According to the recent Cyber Threatscape report by iDefense of Accenture Security, cybercriminals have increased their use of cryptocurrency malware and this trend is expected to continue in 2019 with a shift towards the altcoins of malware mining, in particular, Monero.
But the most disturbing conclusion is that 71% of respondents, chiefly Chief Information Security Officers (CISO), are still claiming that cyberattacks are "a bit of a black box" for them and are still " not "enough to know how or when they will influence" their organization.
This discovery seems a little terrifying if you investigate the big picture.At the beginning of July 2018 Skybox ™ Security leader worldwide in the management of information security, published a report stating that in the first half of 2018 encryption had accounted for 32% of all cyberattacks, surpassing the previous preferred, ransomware (type of malware that restricts users to obtain your system or personal files and asks for the payment of the ransom to retrieve access) which currently represents only 8%.
And the threat is coming true, from the infrastructure to Tesla's Amazon Web Services cloud that was executing malware in a well-hidden campaign in February until the recent arrest of 20 cryptojackers from China. The group managed to extract 15 million yuan ($ 2.2 million) of cryptos in two years of orderly operations.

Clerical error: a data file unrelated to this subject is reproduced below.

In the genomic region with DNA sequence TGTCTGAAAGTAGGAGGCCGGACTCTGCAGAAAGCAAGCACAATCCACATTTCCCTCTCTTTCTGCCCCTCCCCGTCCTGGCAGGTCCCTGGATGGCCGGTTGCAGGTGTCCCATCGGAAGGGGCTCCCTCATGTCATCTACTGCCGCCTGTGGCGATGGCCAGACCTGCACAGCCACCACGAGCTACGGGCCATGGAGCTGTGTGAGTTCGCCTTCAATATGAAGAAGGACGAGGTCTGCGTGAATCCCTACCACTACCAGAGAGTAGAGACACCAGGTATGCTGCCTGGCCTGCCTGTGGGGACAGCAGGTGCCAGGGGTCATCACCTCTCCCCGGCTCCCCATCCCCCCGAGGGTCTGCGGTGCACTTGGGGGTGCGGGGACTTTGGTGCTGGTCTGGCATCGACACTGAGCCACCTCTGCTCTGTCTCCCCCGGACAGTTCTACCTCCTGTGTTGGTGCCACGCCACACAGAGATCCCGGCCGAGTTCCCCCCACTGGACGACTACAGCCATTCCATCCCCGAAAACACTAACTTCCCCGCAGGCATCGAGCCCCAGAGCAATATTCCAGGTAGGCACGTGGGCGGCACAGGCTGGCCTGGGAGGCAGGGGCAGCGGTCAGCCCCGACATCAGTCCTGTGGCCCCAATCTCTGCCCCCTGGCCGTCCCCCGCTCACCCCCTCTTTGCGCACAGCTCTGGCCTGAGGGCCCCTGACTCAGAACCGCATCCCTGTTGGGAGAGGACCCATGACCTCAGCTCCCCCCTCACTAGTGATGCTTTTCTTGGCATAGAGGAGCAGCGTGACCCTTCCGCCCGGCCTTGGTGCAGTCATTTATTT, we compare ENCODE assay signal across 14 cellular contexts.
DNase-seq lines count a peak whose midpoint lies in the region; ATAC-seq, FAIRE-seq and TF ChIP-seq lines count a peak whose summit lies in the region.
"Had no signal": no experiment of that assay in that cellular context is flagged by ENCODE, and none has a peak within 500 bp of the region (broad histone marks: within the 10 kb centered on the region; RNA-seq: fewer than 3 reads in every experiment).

And even this week alone was very fruitful for speculation on cases of malicious mining: it was finally calculated that 6000 people were probably affected due to the download of games "Abstractism" from the platform Steam and over 200,000 people, largely in Latin America (and cryptojacking researcher Troy Mursch still count here ) were attacked as a result of the Coinhive campaign of cryptojacking targeting  MikroTik Router. And as mentioned in McAfee®, the cybersecurity company's blog, the attack "has the potential to start spreading all over the world, since there are 1.7 million of MikroTik routers everywhere . "
Can anyone be safe in the situation where even 71% of IT security executives are perplexed?
BlueCat's Ben Ball, Enterprise DNS Company believes that "all cryptographic attempts have one thing in common: they have to communicate." So, in his opinion, DNS could be the most reliable way to detect and eliminate corporate cryptojacking. "
Gary Davis is Chief Consumer Security Evangelist of McAfee® recommends checking online communications. "When vulnerabilities are made aware, manufacturers inform the public and make aware of the upcoming corrections." Furthermore, it suggests "protecting the home network at the source".
In addition, it is possible to consider the use of tools such as Qualys BrowserCheck CoinBlocker Chrome Extension, recently released by Qualys Malware Research Labs. Protect users from active cryptojacking campaigns.
And, well, we thank Google for stopping the mining apps from the Google Play Store earlier in July. They are just trying to take care of us.
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